In a Remote Korean Village by Chang Soo Ko – Commentary by Danni Wang
There comes a time in everyone’s life when they must learn to fend for themselves. In a Remote Korean Village by Chang Soo Ko reflects the ability of an individual to continue to grow despite the absence of a guiding figure in his or her life. Through an extended metaphor, and the use of peaceful imagery, suitable for a time of self-discovery, the speaker shows how the progression of a tree through the seasons reflects the progression of the speaker through a critical point in his life.
A tree cannot grow new leaves unless the dead leaves are gone first, and in the first stanza as the “gentle gardener” shakes the tree “with a strange passion,” the gardener’s act seems threatening and violent, but in reality, he does this out of strong affection for it. From there on, the tree is left empty, and Chang links this independent growth of a tree to a time in his own life when he felt alone, described in the second stanza as “the lost river of my existence.” He feels “lost” because he has been abandoned, but one has to hit rock bottom before being able to grow from the experience and move on. In the end, the tree “glowed again with golden leaves,” showing the success of the tree to thrive again on its own, just as the gardener intended from the start. Like the tree, the speaker realizes that he is able to move on as well.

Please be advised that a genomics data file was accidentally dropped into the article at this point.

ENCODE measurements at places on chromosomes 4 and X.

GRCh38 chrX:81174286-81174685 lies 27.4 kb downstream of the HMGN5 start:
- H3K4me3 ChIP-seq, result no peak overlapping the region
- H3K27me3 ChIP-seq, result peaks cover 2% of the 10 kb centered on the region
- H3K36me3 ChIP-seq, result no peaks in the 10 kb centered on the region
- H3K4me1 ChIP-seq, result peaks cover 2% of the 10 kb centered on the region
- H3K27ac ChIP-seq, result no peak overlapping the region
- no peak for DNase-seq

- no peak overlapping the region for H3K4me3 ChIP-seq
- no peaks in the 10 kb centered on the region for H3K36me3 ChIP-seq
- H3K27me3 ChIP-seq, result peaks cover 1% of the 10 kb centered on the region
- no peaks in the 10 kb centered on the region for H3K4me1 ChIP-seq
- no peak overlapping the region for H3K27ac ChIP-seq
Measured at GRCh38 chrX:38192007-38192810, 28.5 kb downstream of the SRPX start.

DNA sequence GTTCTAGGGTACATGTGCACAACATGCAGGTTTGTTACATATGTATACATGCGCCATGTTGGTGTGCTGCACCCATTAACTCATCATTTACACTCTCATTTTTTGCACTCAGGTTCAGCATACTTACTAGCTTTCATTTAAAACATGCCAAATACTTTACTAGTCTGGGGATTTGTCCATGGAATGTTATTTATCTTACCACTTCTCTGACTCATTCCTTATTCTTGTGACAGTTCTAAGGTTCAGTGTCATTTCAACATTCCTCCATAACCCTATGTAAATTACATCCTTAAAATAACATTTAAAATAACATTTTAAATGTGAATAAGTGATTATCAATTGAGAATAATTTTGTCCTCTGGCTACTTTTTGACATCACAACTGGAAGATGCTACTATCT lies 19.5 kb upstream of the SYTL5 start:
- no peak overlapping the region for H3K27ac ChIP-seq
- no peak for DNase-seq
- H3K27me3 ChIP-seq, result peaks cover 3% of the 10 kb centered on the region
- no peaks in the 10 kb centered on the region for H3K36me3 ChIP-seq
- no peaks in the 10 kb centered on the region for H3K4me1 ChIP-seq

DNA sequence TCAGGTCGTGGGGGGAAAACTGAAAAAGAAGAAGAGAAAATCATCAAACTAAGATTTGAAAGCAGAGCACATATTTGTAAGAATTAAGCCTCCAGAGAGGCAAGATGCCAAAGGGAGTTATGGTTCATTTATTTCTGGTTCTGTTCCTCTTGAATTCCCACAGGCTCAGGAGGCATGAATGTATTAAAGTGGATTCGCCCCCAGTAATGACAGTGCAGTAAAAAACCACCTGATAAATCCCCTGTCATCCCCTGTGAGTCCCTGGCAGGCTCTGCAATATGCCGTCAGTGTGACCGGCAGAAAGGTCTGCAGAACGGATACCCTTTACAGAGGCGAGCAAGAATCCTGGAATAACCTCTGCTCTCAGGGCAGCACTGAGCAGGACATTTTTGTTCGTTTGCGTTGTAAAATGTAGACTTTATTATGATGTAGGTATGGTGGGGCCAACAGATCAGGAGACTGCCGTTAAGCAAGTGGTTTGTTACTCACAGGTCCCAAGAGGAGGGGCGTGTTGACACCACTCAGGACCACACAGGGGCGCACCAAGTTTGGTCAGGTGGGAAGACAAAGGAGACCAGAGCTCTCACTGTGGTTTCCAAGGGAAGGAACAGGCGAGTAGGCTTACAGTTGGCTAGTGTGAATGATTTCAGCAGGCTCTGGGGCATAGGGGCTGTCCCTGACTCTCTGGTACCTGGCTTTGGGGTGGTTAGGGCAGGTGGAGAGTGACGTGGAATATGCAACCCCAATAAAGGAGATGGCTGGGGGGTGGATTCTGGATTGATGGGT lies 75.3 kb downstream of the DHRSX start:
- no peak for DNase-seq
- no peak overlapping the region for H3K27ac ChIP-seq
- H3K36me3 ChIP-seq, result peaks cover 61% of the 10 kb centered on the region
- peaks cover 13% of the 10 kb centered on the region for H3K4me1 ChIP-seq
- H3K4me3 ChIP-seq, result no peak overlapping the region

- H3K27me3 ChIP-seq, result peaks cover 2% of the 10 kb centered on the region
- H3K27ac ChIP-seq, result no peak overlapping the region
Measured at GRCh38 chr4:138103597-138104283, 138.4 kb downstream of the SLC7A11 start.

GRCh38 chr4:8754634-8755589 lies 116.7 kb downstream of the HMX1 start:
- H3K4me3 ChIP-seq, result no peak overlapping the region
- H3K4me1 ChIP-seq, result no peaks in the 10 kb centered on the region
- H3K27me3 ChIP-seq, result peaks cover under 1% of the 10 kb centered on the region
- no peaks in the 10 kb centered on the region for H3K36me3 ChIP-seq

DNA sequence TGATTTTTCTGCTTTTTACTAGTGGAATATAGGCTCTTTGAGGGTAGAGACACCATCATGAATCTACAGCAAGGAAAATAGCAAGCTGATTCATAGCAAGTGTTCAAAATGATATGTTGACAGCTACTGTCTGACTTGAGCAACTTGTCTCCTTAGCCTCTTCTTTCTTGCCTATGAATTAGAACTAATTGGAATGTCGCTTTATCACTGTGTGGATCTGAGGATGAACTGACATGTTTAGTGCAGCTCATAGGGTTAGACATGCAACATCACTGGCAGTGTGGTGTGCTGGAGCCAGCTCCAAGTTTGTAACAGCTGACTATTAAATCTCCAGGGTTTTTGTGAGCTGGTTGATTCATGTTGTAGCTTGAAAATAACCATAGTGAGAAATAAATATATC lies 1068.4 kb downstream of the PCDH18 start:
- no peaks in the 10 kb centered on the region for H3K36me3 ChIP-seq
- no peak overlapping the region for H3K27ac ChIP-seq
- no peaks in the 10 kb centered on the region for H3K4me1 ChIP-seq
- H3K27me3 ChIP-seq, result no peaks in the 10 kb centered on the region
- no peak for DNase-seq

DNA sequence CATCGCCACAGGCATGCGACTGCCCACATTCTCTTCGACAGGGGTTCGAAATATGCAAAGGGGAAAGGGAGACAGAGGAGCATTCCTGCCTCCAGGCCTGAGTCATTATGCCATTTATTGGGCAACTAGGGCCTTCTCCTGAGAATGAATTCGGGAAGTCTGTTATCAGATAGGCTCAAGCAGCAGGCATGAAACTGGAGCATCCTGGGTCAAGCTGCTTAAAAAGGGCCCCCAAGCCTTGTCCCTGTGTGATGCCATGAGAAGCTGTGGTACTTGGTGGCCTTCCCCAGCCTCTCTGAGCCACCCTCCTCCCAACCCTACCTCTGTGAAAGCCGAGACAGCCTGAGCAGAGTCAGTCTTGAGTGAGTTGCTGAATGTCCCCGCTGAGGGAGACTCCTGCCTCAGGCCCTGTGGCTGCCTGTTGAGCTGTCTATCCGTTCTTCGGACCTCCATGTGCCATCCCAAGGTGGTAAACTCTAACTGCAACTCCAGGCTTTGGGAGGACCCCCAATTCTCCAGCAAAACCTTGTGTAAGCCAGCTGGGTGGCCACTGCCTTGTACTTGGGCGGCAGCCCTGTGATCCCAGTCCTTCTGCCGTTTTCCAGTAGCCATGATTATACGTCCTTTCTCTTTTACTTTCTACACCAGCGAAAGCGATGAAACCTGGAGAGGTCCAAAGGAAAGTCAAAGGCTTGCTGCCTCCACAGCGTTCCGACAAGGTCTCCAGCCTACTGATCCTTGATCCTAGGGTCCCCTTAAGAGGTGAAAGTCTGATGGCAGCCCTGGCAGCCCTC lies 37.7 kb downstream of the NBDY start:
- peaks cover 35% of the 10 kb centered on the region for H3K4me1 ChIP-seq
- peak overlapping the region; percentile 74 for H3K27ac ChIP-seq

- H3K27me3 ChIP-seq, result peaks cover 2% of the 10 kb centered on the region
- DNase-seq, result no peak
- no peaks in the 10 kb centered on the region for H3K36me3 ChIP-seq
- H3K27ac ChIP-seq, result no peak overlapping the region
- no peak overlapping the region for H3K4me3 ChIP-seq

Chang’s use of an extended metaphor is carried throughout the entire length of the poem, using the outward changes occurring to the tree to symbolize what he is feeling inwardly, as he goes through this difficult period in his life. At first, with the gardener present, the gingko tree is described to be “like a peacock spreading its feathers,” personifying the tree as being proud in its glorious display. The speaker himself was likely content with himself and his achievements at one point, while still under the guidance of a “gardener,” symbolizing someone who once supported...
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